ZBA Denies Developer Vote To Build ‘Boutique’ Hotel on Pleasant and Brighton

Photo: The Zoning Board of Appeals voting to deny vote on hotel proposal.

For the second time this year, the Belmont Zoning Board of Appeals denied special permits which would have allowed the construction of a multimillion-dollar development on two lots at the intersection of Pleasant Street and Brighton Avenue.

This latest denial occurred Monday night, April 4, for the renovation of the two-building, two-story structure at 334 Pleasant St. – the former Mini Mart convenience store and offices – into a boutique hotel consisting of 19 guest rooms, a cafe for guests, a fitness room, a business center and offices on the 14,400 sq.-ft. site. 

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The ZBA Monday voted 3-2 not to even bring the five permits sought by Waltham developer Michael Columba before the board for discussion. Chair Eric Smith said the board did not have the authority to move the waivers forward since the town’s zoning bylaws don’t explicitly mention “hotels.” as an acceptable application.

“There is nothing in the bylaws that says a hotel can go anywhere in Belmont because there is no reference to a hotel use so how can we even hear arguments for the special permits,” said Smith.

The board dismissed the claim by Robert Levy, an attorney with Eckert Seamans Cherin & Mellott representing Columba, that the zoning bylaw’s parking requirements – which does briefly refers to a “hotel” – suggests the development’s “impacts” were similar to retail and service uses that are allowed at the site with a special permit.

“In my view, the mention of a hotel in the parking requirements was simply an error made at the time the bylaw was approved,” said Smith.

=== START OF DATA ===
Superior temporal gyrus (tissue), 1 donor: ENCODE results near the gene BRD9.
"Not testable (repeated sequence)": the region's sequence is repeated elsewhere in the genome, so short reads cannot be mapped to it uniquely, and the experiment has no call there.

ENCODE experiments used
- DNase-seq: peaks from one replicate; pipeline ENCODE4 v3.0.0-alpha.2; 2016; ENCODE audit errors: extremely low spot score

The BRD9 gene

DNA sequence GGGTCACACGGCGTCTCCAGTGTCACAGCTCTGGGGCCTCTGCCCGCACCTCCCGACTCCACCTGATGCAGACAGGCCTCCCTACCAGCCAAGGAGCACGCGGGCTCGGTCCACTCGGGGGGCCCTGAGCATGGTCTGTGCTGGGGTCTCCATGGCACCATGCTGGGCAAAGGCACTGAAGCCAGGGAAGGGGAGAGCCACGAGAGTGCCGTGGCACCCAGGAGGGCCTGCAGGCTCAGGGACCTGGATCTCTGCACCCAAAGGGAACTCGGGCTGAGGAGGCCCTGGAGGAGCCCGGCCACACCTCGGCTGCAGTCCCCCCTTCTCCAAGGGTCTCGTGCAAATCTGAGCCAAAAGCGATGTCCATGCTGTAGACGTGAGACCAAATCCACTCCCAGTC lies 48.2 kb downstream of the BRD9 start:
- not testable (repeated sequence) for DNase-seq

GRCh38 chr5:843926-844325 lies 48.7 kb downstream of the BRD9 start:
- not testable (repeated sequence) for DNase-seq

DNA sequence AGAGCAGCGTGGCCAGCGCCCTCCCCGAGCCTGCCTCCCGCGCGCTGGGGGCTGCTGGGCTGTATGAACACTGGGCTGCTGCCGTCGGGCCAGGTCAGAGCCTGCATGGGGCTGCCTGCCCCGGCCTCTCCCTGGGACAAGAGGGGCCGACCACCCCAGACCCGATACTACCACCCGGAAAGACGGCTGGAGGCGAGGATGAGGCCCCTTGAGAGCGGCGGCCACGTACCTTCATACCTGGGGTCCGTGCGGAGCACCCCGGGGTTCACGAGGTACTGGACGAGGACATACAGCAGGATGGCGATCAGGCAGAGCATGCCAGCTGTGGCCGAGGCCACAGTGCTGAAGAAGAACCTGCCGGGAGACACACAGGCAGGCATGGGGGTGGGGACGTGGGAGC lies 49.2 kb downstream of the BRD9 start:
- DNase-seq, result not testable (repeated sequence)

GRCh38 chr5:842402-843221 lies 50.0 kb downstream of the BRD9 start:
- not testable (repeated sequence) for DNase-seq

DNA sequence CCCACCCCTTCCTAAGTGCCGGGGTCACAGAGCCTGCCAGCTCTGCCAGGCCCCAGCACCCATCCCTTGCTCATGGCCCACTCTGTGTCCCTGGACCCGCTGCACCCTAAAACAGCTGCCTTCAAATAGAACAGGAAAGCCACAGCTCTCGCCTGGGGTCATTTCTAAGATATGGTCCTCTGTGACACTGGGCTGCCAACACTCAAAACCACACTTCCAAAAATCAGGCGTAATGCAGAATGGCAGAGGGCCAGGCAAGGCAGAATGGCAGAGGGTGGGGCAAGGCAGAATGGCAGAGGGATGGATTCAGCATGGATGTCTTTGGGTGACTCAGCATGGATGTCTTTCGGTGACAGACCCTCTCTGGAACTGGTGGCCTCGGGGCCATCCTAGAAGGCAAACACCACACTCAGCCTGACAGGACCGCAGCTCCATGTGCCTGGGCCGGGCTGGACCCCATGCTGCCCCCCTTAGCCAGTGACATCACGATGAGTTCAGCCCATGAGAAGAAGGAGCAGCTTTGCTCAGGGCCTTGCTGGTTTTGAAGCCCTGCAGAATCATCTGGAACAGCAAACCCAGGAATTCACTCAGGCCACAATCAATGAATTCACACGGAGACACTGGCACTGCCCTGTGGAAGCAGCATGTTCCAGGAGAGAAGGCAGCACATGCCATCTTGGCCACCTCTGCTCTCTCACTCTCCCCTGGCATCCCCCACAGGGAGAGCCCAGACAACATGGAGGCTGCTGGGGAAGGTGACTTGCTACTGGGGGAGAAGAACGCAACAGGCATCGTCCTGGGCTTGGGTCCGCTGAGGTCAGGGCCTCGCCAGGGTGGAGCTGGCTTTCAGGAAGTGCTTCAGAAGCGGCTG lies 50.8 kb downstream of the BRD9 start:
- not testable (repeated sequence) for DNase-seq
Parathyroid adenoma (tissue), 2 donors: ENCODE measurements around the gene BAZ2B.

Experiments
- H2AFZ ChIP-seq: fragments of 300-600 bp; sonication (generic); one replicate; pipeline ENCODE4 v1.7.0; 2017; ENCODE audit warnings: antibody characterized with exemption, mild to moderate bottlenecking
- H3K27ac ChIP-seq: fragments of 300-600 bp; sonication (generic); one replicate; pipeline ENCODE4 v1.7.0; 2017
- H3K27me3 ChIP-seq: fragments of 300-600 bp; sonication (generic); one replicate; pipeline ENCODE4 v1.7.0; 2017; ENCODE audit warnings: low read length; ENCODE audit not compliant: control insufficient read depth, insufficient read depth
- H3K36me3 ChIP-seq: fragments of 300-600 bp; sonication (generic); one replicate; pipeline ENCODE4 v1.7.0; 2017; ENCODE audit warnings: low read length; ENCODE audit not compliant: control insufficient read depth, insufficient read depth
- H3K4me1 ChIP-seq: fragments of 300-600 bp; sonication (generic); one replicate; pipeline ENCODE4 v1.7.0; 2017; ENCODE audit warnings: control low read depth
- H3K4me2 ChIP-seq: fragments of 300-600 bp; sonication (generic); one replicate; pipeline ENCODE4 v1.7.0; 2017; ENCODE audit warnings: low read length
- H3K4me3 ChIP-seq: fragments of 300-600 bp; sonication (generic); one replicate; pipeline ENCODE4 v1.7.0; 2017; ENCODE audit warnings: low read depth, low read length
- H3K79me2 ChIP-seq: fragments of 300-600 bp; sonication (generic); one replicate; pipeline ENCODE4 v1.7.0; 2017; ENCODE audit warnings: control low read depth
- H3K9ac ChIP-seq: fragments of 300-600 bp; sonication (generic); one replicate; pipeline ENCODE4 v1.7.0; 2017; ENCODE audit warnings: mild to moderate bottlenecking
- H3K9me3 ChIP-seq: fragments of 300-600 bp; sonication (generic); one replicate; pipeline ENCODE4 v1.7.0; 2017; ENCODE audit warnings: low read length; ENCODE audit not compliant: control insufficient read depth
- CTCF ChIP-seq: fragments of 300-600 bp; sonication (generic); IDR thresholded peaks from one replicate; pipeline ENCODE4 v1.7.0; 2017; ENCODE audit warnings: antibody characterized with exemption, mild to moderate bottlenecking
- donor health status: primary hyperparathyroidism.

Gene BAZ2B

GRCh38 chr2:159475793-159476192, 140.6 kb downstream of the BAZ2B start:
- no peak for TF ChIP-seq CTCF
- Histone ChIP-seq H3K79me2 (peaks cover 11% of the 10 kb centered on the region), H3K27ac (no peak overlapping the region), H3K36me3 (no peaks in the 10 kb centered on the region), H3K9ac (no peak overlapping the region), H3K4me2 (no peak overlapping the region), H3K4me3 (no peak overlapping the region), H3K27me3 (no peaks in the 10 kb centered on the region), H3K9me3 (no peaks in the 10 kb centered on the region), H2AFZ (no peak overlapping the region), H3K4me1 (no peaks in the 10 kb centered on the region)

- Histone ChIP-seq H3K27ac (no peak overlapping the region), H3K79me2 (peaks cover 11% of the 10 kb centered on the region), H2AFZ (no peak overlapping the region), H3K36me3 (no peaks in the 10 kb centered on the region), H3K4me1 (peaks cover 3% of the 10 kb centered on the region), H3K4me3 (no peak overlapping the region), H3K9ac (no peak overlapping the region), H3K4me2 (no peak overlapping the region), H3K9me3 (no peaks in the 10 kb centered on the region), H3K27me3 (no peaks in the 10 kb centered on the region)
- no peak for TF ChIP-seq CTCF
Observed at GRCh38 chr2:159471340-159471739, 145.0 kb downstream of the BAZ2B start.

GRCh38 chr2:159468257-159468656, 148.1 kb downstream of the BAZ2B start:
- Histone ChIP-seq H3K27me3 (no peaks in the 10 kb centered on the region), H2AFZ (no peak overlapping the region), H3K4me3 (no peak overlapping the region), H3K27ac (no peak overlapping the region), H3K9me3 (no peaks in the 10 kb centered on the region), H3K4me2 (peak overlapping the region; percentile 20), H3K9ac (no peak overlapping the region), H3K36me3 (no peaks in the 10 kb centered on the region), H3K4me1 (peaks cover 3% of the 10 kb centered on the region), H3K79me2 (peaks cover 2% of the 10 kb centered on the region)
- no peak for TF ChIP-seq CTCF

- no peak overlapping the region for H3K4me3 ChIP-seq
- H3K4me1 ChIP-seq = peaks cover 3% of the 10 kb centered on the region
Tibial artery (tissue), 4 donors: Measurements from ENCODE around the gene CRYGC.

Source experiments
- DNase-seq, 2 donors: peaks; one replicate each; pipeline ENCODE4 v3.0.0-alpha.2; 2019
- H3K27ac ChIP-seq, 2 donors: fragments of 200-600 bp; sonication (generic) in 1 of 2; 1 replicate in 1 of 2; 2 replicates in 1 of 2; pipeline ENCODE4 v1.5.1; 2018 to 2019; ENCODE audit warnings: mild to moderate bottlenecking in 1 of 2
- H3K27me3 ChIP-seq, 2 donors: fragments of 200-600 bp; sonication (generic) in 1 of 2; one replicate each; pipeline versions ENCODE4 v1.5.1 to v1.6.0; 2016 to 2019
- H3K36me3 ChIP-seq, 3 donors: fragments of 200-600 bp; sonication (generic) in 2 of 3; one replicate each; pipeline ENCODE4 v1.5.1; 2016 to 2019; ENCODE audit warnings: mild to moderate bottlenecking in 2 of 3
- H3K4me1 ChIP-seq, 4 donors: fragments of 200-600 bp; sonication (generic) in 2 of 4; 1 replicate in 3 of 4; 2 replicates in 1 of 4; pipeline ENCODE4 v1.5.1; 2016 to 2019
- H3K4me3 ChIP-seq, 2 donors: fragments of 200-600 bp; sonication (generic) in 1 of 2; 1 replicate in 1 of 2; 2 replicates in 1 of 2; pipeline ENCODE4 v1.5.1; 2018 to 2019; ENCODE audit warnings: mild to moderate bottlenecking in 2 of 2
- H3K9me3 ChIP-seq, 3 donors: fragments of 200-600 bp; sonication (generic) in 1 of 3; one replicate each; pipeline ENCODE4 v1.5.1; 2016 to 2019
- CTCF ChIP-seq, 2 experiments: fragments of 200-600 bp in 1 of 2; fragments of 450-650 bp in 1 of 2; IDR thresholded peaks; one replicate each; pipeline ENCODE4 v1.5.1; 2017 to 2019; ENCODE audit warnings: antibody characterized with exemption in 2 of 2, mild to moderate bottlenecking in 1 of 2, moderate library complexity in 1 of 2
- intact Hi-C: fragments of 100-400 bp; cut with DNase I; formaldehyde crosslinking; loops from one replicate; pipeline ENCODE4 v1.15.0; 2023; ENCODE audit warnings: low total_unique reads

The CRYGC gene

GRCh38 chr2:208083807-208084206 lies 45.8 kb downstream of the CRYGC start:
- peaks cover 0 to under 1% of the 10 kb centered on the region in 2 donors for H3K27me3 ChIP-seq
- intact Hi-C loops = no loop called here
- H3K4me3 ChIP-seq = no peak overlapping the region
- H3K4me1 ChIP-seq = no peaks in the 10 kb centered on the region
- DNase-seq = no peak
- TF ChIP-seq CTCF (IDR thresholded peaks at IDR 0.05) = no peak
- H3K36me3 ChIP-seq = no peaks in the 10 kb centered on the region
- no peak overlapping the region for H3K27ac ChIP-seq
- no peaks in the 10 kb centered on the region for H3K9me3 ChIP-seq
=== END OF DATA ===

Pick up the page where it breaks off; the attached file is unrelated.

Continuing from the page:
Not all the members held the same view as Smith as Associate Member John McManus said he “hates to see all these opportunities get squandered.”

While “disappoint,” Waltham developer Michael Columba said he was “OK” with the decision.

“I’ve always said that if the town did not want [a hotel], I have to put the building to good use with whatever tenants I can get,” Columba said, which will likely include a convenience store, garage and offices which are deemed “as of right” under the zoning bylaw and does not require town approval.

“I have to move on this project in a few months,” said Columba, who purchased the site in September 2015 for $1.9 million. 

Monday’s decision follows the rejection on Jan. 11 of a proposed 3,500 sq.-ft. Dunkin’ Donut franchise and retail space across Brighton from Columba’s property. The landowners and franchise, the Leo family who operates nearly 20 donut shops in Massachusetts and Florida, has suggested appealing the 3-2 vote denying them permits to renovate a former gas station and garage it purchased for $1 million in 2014. 

These latest board decisions have led some residents to complain that the ZBA is contributing to what many views as a negative business climate in Belmont, where the needs of commerce are pushed aside for those of residential housing.

Board members rejected the notion it is feeding the perception of an anti-business bias in town, saying it only follows what the Town Meeting – the legislative branch of town governance – has approved.

“In my view, we are trying to apply the bylaws which have been determined by Town Meeting what should be allowed and … if it turns out, in our opinion, it’s not, we are following [Town Meeting’s] edicts,” said Smith.